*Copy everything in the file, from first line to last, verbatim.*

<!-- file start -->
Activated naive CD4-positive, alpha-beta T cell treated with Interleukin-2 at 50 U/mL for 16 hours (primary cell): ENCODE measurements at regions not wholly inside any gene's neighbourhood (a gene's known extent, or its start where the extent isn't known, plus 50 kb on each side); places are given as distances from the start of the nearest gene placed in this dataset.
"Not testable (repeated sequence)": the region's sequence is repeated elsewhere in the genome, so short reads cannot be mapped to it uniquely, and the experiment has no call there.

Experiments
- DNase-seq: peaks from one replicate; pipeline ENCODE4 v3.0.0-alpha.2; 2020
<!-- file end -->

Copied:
Activated naive CD4-positive, alpha-beta T cell treated with Interleukin-2 at 50 U/mL for 16 hours (primary cell): ENCODE measurements at regions not wholly inside any gene's neighbourhood (a gene's known extent, or its start where the extent isn't known, plus 50 kb on each side); places are given as distances from the start of the nearest gene placed in this dataset.
"Not testable (repeated sequence)": the region's sequence is repeated elsewhere in the genome, so short reads cannot be mapped to it uniquely, and the experiment has no call there.

Experiments
- DNase-seq: peaks from one replicate; pipeline ENCODE4 v3.0.0-alpha.2; 2020